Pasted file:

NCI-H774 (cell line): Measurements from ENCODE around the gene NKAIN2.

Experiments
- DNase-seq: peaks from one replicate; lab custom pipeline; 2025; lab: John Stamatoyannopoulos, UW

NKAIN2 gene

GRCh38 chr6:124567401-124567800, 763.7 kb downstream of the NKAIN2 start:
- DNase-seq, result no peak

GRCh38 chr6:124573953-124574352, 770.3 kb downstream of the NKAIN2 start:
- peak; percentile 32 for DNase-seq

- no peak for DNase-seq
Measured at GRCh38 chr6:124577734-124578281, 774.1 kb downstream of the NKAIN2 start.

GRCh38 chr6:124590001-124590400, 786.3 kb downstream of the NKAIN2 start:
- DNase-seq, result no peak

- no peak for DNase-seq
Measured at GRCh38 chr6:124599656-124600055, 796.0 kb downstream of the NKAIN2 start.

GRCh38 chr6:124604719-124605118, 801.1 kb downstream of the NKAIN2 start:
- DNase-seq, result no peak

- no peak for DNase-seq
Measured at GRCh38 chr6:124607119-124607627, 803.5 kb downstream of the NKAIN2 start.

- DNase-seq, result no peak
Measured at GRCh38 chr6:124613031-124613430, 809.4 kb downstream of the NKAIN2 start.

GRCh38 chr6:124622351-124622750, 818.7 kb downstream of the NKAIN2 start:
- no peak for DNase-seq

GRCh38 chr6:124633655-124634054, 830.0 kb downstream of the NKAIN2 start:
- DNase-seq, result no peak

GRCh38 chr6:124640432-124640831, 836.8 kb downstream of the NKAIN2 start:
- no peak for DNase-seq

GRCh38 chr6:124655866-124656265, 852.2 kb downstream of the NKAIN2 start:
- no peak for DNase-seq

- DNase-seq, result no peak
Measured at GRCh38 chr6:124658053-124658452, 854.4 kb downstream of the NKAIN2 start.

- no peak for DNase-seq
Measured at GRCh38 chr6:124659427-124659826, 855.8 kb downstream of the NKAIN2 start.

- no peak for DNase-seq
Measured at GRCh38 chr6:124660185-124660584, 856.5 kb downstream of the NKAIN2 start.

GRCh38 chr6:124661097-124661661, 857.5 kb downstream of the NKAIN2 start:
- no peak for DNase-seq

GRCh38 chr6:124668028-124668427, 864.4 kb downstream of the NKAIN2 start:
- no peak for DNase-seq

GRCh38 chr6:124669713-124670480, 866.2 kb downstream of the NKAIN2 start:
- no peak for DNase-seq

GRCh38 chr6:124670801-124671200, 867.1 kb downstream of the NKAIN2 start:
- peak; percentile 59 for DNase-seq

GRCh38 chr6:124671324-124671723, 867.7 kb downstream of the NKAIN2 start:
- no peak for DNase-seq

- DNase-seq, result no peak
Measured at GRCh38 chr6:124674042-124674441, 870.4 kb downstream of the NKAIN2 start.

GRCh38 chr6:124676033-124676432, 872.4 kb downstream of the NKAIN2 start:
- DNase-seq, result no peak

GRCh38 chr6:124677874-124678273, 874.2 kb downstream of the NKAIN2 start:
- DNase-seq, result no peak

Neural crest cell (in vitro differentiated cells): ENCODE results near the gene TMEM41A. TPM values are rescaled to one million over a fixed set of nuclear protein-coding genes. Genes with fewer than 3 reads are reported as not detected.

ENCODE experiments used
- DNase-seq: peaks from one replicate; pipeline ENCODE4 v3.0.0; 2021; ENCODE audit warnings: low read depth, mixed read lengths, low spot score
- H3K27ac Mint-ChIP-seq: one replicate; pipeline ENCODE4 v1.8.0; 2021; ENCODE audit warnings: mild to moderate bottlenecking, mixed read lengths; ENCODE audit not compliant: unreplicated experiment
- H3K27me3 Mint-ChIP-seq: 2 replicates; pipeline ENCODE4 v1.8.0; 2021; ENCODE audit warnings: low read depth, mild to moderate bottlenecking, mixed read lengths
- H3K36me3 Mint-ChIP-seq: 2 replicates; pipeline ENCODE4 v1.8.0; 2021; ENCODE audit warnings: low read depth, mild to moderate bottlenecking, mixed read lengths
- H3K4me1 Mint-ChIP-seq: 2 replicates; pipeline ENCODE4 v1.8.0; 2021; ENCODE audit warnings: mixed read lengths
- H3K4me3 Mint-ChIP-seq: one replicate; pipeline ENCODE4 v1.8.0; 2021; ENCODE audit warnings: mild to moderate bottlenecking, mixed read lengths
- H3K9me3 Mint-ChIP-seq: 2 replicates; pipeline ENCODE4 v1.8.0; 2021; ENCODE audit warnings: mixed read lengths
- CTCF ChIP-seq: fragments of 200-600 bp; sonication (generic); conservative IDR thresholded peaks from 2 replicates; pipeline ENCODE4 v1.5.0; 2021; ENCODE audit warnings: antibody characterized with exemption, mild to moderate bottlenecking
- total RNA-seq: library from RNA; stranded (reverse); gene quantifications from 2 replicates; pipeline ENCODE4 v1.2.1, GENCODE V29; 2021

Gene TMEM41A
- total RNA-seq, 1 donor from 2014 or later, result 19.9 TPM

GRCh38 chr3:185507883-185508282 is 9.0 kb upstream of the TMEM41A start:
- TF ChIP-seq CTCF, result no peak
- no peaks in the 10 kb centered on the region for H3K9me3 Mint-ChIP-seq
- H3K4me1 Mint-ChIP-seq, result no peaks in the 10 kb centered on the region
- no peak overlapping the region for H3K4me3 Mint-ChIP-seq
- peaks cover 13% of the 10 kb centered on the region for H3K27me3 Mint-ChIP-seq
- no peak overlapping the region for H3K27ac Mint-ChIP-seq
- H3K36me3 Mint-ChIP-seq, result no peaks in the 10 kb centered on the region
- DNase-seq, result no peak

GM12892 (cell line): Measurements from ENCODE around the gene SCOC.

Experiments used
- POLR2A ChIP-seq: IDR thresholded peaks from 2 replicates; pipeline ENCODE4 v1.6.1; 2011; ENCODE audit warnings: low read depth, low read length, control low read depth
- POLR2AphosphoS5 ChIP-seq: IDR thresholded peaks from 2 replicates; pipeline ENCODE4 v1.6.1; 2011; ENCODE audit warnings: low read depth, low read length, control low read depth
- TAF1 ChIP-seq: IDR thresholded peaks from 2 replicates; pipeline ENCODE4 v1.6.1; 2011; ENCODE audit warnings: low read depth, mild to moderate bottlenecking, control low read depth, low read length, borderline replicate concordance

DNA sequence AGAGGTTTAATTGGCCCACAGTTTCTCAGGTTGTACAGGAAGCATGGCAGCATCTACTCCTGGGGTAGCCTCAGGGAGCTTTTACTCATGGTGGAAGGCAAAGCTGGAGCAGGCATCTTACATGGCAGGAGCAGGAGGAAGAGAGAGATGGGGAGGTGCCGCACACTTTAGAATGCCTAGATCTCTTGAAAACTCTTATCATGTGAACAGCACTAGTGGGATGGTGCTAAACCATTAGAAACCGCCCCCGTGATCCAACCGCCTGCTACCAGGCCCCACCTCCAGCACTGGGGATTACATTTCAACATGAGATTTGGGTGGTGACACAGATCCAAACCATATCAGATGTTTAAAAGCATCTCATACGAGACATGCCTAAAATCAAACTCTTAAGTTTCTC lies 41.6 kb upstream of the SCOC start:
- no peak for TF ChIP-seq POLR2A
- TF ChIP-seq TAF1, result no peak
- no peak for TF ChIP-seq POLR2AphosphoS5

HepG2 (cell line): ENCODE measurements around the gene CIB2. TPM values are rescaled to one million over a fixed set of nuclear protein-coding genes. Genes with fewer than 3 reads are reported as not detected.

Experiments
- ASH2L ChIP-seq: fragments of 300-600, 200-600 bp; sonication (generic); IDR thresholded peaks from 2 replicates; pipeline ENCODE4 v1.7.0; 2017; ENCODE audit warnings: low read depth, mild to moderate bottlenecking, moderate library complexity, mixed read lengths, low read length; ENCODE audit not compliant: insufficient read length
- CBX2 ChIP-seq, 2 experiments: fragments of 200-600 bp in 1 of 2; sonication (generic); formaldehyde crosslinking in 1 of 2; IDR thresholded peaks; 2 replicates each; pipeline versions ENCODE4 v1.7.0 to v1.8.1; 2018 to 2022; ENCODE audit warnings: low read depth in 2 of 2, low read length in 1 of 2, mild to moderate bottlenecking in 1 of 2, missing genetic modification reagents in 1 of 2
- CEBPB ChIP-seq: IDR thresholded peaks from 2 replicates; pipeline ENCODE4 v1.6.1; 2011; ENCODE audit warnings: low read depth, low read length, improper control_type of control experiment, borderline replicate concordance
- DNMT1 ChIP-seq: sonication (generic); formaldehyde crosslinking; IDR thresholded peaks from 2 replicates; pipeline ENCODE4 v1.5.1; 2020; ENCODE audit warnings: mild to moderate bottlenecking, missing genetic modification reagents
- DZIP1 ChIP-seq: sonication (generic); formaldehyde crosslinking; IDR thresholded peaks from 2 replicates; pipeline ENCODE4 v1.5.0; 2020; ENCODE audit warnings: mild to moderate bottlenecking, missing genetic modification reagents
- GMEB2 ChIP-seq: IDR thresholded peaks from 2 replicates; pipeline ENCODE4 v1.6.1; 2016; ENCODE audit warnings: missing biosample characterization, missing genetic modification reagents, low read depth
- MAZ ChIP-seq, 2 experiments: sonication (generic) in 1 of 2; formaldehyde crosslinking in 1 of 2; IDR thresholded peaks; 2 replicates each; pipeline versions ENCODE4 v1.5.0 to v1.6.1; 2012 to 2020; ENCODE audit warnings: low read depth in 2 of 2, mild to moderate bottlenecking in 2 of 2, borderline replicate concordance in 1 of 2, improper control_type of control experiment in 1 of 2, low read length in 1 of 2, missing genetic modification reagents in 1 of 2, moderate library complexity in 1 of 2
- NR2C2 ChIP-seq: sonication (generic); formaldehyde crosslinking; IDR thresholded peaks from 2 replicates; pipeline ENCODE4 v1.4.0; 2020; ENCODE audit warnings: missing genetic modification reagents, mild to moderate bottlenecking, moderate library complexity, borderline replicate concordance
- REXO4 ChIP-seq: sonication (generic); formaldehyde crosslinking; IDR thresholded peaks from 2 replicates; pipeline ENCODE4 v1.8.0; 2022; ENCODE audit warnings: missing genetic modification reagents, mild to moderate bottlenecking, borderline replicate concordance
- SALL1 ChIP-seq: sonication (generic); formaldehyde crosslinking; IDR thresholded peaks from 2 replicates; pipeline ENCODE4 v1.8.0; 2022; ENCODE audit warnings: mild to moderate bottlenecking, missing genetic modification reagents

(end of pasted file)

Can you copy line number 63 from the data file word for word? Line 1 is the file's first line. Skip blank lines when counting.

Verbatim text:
- total RNA-seq, 1 donor from 2014 or later, result 19.9 TPM